I do love Rushkin's thoughts on Turners paintings. Even as a kid, I remember standing transfixed at a Turner exhibition, amazed by the scale and complexity of his works. there's someting so raw and emotional about them that you can't help but notice straight away.
I love your line 'This contradictory system of movement, which also makes perfect sense' sums up his work really well i think.

I always love your perspectives on these things!

See Hear Say said...

i watched this back then when the movie first came out and i have to say i liked it then! having said that, i might change my mind when i see it again now because the way i think now aesthetically have changed a lot compared to 8 years ago.

i haven't read the book either, i found a lot of times i have been put off by watching movies that are based on a book if i have read the book before i watch the movie.

Tracey said...

I'm yet to either read or watch Cold Mountain ... but your words (and the still images you select) always intrigue me, and have me wanting to explore them myself.

Though perhaps I will start with the book first ...

hila said...

c: I've never heard of this song, it sounds interesting, thanks.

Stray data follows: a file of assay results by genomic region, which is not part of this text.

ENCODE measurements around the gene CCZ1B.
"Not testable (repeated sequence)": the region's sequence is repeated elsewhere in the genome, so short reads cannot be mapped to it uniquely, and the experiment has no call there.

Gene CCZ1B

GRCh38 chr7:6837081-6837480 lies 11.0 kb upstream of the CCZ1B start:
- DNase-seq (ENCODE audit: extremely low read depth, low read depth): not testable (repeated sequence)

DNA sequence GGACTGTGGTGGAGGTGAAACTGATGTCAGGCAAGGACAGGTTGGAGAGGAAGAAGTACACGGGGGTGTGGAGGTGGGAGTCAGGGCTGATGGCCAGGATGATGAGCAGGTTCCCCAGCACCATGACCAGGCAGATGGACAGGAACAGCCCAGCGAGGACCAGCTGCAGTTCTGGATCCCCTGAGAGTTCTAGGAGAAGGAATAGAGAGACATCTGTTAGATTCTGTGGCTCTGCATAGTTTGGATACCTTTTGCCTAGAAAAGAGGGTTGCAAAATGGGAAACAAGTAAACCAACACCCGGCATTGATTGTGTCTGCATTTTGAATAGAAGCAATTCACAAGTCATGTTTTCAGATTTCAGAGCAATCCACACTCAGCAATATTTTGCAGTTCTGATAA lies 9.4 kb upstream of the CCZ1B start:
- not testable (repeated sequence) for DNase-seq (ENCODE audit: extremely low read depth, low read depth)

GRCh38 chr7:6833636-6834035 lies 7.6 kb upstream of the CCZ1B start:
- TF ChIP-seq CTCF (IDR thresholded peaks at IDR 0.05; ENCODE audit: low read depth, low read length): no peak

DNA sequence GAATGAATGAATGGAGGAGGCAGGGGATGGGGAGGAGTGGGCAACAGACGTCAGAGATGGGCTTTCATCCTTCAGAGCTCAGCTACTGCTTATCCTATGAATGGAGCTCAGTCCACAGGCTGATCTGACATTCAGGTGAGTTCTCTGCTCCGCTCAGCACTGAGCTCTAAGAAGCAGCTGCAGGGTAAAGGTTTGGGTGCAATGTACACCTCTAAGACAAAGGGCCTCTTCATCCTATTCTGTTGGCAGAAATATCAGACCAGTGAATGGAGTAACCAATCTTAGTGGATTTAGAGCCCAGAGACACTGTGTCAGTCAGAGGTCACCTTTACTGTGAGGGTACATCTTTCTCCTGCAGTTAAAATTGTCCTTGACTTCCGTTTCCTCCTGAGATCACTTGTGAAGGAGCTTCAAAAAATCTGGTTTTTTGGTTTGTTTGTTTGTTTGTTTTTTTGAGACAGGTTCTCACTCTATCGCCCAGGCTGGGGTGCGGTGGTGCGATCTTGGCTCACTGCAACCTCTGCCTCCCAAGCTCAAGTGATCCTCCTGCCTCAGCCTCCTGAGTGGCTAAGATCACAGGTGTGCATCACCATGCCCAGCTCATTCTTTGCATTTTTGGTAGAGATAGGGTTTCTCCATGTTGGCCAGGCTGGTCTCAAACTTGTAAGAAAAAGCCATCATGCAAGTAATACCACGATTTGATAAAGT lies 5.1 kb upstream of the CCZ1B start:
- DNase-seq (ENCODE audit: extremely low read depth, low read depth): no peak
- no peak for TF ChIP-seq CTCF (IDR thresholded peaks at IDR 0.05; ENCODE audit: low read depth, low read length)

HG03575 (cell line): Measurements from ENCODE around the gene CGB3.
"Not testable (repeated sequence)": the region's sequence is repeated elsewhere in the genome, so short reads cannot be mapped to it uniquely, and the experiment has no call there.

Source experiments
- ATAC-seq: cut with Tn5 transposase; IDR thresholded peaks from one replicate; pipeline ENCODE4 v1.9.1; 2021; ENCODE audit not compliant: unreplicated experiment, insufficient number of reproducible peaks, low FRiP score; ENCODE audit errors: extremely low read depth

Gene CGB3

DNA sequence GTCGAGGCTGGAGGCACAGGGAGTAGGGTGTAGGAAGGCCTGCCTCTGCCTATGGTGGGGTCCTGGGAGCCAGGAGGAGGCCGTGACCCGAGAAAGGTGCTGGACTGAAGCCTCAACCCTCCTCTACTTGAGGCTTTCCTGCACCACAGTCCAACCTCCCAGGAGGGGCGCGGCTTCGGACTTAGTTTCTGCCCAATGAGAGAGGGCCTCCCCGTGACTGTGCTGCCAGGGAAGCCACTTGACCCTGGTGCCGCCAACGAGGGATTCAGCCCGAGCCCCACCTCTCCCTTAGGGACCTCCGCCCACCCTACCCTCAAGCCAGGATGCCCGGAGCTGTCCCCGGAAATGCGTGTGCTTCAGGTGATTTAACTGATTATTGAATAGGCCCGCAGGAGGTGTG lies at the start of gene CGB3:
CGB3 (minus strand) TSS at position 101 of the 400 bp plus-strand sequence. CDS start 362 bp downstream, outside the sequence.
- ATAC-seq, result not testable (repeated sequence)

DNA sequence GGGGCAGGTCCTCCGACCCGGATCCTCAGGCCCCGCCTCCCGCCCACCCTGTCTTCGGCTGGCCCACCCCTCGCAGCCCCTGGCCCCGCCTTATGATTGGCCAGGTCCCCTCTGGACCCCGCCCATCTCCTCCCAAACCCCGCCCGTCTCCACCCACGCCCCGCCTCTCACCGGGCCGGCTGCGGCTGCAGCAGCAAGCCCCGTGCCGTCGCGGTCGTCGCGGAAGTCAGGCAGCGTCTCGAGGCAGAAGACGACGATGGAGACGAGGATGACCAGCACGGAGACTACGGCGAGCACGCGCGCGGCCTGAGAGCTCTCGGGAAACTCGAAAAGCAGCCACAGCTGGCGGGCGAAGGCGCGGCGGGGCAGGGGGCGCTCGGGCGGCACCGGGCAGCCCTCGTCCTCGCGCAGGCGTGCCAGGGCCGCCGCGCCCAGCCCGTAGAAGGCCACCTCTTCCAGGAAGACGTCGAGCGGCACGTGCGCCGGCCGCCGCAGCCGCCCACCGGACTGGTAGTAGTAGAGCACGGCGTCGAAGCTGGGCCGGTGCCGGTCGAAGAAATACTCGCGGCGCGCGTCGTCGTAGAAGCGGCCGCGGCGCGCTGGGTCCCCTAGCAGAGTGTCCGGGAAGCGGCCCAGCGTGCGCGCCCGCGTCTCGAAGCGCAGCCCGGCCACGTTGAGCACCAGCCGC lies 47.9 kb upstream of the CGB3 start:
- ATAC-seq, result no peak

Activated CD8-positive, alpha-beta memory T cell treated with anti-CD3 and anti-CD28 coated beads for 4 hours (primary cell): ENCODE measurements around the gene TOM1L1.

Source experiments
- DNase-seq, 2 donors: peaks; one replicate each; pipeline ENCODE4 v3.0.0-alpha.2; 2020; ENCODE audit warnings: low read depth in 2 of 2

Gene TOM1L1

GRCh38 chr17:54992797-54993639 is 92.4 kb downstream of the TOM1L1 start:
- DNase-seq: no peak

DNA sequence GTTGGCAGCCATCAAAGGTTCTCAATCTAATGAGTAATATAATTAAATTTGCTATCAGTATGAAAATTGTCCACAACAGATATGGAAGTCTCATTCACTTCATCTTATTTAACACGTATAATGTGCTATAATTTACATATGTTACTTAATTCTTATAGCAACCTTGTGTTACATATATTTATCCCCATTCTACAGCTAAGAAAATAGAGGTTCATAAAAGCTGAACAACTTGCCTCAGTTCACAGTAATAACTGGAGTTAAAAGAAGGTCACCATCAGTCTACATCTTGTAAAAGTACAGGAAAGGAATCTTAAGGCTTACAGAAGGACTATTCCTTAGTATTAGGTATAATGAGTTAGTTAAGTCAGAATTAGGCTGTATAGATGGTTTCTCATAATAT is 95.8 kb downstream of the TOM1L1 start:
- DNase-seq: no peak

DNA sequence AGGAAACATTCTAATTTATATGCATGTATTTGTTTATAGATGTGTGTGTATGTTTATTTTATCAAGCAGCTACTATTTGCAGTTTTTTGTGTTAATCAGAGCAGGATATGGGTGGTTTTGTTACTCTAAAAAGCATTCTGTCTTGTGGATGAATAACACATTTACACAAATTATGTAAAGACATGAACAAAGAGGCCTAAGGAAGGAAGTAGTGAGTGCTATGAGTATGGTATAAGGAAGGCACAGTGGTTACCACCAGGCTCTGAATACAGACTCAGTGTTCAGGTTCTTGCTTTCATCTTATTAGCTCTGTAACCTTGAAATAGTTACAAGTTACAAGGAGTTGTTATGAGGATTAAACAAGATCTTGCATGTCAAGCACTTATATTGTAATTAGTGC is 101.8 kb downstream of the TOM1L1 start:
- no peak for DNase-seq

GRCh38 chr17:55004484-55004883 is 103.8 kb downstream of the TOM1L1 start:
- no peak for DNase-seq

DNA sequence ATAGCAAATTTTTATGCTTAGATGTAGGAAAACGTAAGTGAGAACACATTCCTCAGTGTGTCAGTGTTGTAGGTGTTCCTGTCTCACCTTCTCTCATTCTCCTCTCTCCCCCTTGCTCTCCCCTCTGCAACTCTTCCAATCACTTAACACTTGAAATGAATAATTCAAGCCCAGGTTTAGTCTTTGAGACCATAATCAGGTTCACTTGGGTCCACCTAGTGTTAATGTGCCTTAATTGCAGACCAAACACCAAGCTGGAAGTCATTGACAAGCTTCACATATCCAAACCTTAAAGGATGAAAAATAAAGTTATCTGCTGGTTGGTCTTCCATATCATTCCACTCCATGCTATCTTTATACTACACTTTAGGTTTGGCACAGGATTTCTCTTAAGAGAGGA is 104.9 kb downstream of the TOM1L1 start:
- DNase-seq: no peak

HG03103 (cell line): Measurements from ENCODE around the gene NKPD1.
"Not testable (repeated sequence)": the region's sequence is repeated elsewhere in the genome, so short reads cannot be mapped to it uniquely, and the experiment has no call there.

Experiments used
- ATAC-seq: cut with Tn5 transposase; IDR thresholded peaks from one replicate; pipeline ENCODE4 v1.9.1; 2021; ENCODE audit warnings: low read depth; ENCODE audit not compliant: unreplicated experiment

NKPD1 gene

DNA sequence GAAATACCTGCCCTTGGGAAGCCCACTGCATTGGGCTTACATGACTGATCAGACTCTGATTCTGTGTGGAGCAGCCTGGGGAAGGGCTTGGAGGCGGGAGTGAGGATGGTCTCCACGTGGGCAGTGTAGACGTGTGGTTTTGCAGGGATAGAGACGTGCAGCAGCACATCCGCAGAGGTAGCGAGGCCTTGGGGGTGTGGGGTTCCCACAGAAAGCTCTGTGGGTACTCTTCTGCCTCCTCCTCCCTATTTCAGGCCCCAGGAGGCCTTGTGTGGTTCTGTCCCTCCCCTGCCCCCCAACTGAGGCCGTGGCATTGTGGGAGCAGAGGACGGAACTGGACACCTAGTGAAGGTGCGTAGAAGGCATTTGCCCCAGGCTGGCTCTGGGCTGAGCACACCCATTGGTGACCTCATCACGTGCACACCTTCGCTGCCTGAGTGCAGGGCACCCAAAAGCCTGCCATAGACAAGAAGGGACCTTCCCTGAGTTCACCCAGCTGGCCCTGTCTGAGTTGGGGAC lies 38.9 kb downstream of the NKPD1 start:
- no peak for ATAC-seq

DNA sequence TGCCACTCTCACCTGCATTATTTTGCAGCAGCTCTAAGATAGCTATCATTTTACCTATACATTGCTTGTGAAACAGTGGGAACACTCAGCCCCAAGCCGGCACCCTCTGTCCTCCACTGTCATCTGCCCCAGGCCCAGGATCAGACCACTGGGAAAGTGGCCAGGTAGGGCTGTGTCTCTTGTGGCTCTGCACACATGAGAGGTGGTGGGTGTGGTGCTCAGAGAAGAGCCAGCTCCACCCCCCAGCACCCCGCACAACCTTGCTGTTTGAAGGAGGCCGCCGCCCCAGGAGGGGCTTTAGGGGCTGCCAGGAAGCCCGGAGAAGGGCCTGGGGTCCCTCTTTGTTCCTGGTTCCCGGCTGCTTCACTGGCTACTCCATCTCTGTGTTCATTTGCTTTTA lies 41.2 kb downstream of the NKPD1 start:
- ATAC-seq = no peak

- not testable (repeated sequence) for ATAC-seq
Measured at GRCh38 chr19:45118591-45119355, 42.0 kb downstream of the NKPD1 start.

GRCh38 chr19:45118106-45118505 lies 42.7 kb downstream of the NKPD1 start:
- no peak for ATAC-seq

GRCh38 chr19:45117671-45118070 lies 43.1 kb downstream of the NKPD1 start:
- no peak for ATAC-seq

toks visoks: I have to agree, the music was probably the strongest aspect of the film.

sofia/etre soi: yeah, that's what I think too - a nice commercial movie. Which is why I'm baffled by my reaction, but hey, there's nothing wrong with it :)

janae: oh thanks, I hope you enjoy re-watching it :)

kitty and luigi: thanks!

andrea: yeah, I would read the book before watching the film, I always like to start with a reference point.

molly: thanks, you're a sweetie. And I've been paying extra attention to my hand-images as well :)

olga: yes, that's just it, I'm not sure I liked it, some aspects I didn't like at all, but something connected with me, hmm.

rambling tart/krista: yes, it does linger, I glad I'm not the only one who felt this way :)

camila: it was incredibly commercial, no doubt about that. I'm not really sure why I had the reaction I did.

tywo: my pleasure.

tana: thank you :) and yes, poor Ruskin, I think of him as a terribly confused, but incredibly expressive, man.

thea: oh you are so lovely, thank you yet again for that wonderful email :) xx

sasha and cloudykim: hope you guys get to see it, and let me know what you think.

sj: thank you! I think my perspective may be off-base sometimes, not really sure if I even made sense here.

laura/see hear say: yeah, I saw it in the cinemas when it was released and had a totally different response. I sometimes confuse myself!

tracey: yes, try the book first, and see what you think ... :)